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Human Defence Systems Against Pathogens | Biology for All | FuseSchool
 
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Pathogens are disease causing microorganisms, that our body has many defence mechanisms against. The skin is the first physical barrier, providing a protective layer that is hard to penetrate. We also have sebaceous glands that secrete acids, thus preventing the growth of pathogens. Pathogens can enter through our mouth, nose and eyes quite easily. Saliva, mucus and tears contain lysozyme enzymes that break down the cell wall of many bacteria. Our respiratory system then has it's own defences from nasal hair to mucus to enzymes. Hydrochloric acid inside our stomach kills many harmful microorganisms that enter in our food and drink. Our blood also has a great defence system; blood contains platelets and fibrin which causes blood to clot and scabs to form, sealing off cuts from the outside. Our blood also has another fantastic weapon; white blood cells. These can hunt down and destroy pathogens, they can ingest them, and they can neutralise the effect of the pathogen toxins on the body. SUBSCRIBE to the FuseSchool YouTube channel for many more educational videos. Our teachers and animators come together to make fun & easy-to-understand videos in Chemistry, Biology, Physics, Maths & ICT. VISIT us at www.fuseschool.org, where all of our videos are carefully organised into topics and specific orders, and to see what else we have on offer. Comment, like and share with other learners. You can both ask and answer questions, and teachers will get back to you. These videos can be used in a flipped classroom model or as a revision aid. Find all of our Chemistry videos here: https://www.youtube.com/watch?v=cRnpKjHpFyg&list=PLW0gavSzhMlReKGMVfUt6YuNQsO0bqSMV Find all of our Biology videos here: https://www.youtube.com/watch?v=tjkHzEVcyrE&list=PLW0gavSzhMlQYSpKryVcEr3ERup5SxHl0 Find all of our Maths videos here: https://www.youtube.com/watch?v=hJq_cdz_L00&list=PLW0gavSzhMlTyWKCgW1616v3fIywogoZQ Twitter: https://twitter.com/fuseSchool Access a deeper Learning Experience in the FuseSchool platform and app: www.fuseschool.org Follow us: http://www.youtube.com/fuseschool Friend us: http://www.facebook.com/fuseschool This Open Educational Resource is free of charge, under a Creative Commons License: Attribution-NonCommercial CC BY-NC ( View License Deed: http://creativecommons.org/licenses/by-nc/4.0/ ). You are allowed to download the video for nonprofit, educational use. If you would like to modify the video, please contact us: [email protected]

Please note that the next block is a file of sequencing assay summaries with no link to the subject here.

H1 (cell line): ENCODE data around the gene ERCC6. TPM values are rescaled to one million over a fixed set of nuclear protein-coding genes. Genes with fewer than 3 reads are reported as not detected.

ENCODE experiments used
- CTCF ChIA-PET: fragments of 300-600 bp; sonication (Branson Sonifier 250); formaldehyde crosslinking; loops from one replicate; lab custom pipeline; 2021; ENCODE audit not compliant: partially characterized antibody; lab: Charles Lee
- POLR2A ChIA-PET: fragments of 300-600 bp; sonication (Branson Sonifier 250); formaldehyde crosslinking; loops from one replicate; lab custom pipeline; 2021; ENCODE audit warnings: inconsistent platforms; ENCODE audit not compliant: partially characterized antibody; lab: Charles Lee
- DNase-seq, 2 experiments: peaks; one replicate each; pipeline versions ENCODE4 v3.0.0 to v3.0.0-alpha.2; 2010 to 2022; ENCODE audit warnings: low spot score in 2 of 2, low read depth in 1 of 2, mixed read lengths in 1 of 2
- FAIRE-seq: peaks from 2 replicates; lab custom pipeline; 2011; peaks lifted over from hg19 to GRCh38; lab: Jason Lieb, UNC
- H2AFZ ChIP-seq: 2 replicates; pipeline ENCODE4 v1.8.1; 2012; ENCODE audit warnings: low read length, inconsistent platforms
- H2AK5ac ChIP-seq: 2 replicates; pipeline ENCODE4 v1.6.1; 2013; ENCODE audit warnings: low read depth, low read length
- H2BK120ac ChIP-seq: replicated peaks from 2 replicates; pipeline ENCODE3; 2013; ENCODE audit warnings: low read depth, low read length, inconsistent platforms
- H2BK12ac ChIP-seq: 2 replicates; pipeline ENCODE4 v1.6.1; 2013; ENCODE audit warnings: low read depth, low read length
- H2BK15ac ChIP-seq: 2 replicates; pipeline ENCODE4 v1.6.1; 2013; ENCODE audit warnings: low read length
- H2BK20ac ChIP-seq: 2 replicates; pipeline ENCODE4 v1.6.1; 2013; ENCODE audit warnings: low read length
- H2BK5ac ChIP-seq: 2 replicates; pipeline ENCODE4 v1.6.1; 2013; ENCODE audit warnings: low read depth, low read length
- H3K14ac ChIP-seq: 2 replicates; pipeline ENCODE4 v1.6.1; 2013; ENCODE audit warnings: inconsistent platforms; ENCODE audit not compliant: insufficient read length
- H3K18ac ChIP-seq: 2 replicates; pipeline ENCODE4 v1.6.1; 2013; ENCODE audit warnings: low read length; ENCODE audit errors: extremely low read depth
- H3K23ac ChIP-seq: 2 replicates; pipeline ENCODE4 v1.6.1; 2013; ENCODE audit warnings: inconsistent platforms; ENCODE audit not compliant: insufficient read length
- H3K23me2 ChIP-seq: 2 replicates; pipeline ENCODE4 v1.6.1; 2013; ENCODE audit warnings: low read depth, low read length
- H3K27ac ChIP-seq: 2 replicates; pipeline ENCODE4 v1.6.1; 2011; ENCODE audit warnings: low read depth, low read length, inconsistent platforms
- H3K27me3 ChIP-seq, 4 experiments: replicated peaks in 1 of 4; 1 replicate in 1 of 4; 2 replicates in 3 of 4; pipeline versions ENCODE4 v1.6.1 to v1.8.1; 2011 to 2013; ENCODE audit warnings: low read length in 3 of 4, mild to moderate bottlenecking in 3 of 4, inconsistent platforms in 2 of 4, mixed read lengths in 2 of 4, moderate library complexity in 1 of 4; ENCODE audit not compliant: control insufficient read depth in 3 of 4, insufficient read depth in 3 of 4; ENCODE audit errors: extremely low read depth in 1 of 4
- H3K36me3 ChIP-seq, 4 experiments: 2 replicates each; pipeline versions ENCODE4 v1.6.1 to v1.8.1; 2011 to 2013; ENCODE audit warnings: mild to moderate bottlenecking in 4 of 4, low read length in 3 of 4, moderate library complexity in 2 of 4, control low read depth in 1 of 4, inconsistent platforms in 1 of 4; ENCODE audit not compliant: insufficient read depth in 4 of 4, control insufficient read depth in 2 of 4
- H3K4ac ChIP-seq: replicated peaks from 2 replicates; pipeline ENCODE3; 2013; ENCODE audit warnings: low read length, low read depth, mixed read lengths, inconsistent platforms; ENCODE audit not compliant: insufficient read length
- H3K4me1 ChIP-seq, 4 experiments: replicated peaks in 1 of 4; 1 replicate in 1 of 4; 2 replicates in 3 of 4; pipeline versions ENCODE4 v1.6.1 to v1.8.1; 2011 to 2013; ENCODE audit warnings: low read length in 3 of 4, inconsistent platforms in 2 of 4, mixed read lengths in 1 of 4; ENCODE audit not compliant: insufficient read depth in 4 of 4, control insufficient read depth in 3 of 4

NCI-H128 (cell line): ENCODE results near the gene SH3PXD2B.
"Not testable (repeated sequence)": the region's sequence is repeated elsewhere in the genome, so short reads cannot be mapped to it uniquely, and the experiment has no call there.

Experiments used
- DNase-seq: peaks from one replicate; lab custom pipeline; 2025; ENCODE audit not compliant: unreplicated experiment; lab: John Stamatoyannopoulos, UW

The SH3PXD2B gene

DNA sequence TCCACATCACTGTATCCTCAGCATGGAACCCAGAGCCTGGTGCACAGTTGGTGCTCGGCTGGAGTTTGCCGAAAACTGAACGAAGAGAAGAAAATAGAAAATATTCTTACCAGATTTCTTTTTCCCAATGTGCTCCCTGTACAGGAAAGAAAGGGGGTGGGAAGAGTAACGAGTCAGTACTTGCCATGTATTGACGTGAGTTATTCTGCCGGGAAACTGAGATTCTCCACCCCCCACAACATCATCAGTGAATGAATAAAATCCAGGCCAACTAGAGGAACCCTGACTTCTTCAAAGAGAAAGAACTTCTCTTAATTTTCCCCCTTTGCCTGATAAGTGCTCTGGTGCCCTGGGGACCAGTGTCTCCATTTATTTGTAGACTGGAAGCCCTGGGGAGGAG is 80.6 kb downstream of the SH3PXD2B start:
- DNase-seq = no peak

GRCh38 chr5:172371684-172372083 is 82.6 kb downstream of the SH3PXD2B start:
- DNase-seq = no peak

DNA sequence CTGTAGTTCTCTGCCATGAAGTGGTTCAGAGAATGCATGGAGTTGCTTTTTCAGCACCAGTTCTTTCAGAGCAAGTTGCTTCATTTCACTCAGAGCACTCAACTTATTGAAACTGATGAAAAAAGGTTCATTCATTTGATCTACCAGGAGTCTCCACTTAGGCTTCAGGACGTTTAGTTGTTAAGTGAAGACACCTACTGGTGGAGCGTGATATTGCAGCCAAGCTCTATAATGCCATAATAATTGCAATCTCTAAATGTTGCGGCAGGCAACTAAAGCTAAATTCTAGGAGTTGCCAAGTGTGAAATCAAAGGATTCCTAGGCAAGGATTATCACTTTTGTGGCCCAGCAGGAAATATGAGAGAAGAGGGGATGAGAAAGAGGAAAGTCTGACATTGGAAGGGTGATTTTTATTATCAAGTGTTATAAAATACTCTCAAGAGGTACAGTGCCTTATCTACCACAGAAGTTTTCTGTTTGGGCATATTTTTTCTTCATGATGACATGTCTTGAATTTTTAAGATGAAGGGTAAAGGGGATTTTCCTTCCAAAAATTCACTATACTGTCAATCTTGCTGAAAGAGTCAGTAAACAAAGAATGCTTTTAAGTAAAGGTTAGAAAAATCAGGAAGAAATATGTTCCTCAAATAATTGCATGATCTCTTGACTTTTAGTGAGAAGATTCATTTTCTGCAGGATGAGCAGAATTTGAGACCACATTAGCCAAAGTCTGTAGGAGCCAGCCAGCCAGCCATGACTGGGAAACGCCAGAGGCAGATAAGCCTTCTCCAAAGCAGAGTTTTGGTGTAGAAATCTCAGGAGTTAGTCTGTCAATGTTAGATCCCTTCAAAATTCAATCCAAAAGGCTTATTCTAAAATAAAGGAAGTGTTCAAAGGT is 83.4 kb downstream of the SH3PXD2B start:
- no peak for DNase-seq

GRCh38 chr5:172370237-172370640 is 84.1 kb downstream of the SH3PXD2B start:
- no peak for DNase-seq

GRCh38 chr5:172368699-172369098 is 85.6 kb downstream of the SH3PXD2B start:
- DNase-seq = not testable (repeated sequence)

How pathogens overcome host defence mechanisms
 
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This host pathogen interaction lecture explains the process how pathogens overcome host defense mechanisms of human body and it also explains the methods of eluding host immunity by bacteria. For more information, log on to- http://shomusbiology.weebly.com/ Download the study materials here- http://shomusbiology.weebly.com/bio-materials.html
Views: 19859 Shomu's Biology
New Antimicrobial Strategy Silences NDM-1 Resistance Gene in Pathogens - ICAAC 2014
 
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Researchers have created a synthetic DNA analog that can bind to and silence the gene responsible for NDM-1, a severe form of antibiotic resistance that can make some bacteria resistant to almost all antibiotics. Bruce Geller, Oregon State University, Corvallis David E. Greenberg, University of Texas Southwestern Medical Center
webinar recording: a strategy to combat multidrug-resistant bacteria
 
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Approved drugs containing thiols as inhibitors of Metallo-β-Lactamases Antibiotic resistance in bacterial pathogens is one of the major threats regarding human health. An alarming trend is the spread of metallo-β-lactamases (MBLs) among gram-negative pathogens that transfer resistance against almost all β-lactam antibiotics including carbapenems. The development of new anti-infective agents remains one of the most significant demands in modern medicine. In this webinar we show the development of an assay platform consisting of three orthogonal assays: a fluorescence-based functional assay, thermal shift assay and in cell antimicrobial susceptibility testing. The reliability of the system was evaluated on three different class B MBLs: New-Delhi-Metallo-β-Lactamase-1 (NDM-1), Verona-Integron-Encoded-Metallo-β-Lactamase 1 (VIM-1) and Impenemase-7 (IMP-7). The aim of this work is to find an already approved drug which restores the activity of β-lactam antibiotic by protecting it from hydrolysis through the MBL. We could find four drugs, which inhibit three clinically important MBLs, namely Captopril, Thiorphan, Dimercaprol and Tiopronin. This is a good starting point for the development of potent MBL inhibitors, with the primary optimization goal being the uptake and activity in pathogens. This will be modeled in SeeSAR. http://www.biosolveit.de/SeeSAR